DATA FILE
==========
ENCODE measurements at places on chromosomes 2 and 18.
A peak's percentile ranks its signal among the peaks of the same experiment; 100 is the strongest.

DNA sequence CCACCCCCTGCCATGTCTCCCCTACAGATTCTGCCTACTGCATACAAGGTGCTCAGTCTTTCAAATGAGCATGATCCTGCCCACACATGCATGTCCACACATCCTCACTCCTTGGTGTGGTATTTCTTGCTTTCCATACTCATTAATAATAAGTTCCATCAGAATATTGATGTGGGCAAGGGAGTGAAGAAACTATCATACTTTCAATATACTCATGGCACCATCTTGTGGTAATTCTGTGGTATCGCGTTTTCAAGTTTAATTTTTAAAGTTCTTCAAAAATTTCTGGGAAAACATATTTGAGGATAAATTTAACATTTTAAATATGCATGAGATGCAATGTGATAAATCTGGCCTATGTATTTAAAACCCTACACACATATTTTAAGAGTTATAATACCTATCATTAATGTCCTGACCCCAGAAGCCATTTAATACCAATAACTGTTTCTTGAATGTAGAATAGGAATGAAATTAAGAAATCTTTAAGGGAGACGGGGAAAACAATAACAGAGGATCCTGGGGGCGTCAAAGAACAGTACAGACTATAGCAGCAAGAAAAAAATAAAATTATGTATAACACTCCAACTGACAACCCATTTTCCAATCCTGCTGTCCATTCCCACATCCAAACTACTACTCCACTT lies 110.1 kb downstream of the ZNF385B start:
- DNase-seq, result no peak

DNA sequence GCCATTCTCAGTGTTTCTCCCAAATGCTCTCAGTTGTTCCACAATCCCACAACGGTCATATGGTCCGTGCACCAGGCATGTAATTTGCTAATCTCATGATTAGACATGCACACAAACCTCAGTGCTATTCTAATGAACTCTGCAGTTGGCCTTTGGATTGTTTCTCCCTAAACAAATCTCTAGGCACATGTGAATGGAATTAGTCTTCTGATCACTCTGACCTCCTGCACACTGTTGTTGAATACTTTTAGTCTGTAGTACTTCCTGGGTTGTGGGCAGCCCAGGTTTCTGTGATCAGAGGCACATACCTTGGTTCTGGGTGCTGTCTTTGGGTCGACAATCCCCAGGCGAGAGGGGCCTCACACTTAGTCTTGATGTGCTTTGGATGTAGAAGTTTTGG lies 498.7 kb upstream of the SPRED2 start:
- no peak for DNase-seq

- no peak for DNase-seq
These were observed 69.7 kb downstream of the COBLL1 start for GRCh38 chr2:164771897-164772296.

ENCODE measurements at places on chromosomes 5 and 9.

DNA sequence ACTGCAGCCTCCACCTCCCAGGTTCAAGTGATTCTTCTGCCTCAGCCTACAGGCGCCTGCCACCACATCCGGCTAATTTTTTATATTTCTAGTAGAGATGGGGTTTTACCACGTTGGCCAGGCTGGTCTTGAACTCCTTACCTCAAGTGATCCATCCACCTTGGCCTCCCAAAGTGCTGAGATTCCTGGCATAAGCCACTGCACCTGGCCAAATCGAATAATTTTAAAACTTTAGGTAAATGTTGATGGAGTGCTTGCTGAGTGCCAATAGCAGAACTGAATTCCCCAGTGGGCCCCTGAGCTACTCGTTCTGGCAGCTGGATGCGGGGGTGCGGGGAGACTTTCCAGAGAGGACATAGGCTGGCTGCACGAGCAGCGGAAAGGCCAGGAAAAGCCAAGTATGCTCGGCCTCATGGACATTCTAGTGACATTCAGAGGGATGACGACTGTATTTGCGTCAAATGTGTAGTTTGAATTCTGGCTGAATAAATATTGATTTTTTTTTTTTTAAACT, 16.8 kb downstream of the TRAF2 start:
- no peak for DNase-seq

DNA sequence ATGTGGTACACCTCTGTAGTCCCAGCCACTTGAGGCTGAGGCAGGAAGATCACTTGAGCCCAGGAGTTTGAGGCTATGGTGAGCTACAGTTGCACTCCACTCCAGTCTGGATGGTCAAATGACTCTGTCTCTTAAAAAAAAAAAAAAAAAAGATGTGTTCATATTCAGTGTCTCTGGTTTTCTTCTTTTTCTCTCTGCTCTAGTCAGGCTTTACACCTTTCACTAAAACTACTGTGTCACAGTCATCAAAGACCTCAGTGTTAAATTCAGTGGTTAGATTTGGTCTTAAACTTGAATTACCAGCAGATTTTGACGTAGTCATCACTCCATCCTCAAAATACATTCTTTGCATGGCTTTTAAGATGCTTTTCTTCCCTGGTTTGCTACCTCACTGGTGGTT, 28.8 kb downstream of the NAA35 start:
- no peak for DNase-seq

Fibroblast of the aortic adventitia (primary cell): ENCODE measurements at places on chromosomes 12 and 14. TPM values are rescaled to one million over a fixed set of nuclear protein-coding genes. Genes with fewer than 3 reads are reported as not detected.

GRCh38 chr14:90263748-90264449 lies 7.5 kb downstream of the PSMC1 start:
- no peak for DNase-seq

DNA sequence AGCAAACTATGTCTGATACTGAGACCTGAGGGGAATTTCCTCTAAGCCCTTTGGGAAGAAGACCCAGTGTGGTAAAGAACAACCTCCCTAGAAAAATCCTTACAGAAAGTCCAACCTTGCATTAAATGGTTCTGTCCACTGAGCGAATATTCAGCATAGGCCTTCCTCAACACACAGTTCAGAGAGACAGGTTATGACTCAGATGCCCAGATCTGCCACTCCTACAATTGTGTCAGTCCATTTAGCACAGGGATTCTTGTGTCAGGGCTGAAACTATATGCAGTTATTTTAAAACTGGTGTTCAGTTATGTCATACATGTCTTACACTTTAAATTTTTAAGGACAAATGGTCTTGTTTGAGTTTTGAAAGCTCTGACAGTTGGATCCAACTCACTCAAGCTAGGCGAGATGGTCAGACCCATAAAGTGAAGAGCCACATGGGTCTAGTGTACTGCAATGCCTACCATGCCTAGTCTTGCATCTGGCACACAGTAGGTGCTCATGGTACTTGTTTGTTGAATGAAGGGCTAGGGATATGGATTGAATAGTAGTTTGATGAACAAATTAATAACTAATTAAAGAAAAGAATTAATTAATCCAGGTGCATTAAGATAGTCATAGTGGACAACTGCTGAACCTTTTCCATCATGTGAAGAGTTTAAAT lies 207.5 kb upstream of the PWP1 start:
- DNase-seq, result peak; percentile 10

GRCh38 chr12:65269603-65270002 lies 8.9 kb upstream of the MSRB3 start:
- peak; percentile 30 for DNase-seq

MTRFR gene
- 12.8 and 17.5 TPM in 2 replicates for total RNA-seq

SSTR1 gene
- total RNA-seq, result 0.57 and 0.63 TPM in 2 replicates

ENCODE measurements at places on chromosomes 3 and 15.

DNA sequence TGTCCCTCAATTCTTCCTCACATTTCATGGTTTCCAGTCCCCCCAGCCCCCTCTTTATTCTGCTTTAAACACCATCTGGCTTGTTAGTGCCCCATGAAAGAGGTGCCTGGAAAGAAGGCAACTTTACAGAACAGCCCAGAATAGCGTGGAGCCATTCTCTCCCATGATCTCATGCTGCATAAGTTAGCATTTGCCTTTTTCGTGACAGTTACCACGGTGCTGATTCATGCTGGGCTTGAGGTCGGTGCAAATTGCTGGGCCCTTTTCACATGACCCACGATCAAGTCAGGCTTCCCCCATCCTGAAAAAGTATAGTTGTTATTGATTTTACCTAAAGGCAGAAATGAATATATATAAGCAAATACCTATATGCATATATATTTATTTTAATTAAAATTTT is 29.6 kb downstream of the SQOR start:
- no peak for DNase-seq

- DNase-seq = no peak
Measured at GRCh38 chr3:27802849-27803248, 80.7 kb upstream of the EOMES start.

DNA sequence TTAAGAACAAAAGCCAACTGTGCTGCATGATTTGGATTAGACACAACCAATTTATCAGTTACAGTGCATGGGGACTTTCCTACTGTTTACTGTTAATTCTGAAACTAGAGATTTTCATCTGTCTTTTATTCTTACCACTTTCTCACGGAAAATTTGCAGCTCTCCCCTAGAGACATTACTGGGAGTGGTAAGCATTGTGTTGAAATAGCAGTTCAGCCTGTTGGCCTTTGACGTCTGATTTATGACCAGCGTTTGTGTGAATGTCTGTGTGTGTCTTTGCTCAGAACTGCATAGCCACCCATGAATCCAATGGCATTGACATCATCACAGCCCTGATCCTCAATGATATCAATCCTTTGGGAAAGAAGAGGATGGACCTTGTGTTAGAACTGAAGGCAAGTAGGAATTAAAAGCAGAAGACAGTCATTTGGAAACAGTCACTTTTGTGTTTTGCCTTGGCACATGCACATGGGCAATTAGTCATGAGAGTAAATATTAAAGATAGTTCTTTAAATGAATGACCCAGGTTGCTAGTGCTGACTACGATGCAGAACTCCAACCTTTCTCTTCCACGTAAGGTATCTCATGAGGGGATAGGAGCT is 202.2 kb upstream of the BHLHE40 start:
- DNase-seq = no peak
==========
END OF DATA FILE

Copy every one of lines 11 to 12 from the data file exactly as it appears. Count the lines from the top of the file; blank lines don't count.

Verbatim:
- no peak for DNase-seq

DNA sequence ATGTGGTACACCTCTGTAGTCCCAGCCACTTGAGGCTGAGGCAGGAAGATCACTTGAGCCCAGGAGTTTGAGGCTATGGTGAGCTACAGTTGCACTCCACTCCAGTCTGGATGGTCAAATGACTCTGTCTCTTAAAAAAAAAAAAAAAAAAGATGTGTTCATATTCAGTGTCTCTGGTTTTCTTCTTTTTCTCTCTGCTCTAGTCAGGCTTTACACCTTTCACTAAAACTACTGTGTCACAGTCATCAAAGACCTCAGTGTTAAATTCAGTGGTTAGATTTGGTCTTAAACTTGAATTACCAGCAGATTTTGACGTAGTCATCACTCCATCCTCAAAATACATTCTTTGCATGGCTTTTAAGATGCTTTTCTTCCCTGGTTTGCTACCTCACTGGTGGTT, 28.8 kb downstream of the NAA35 start: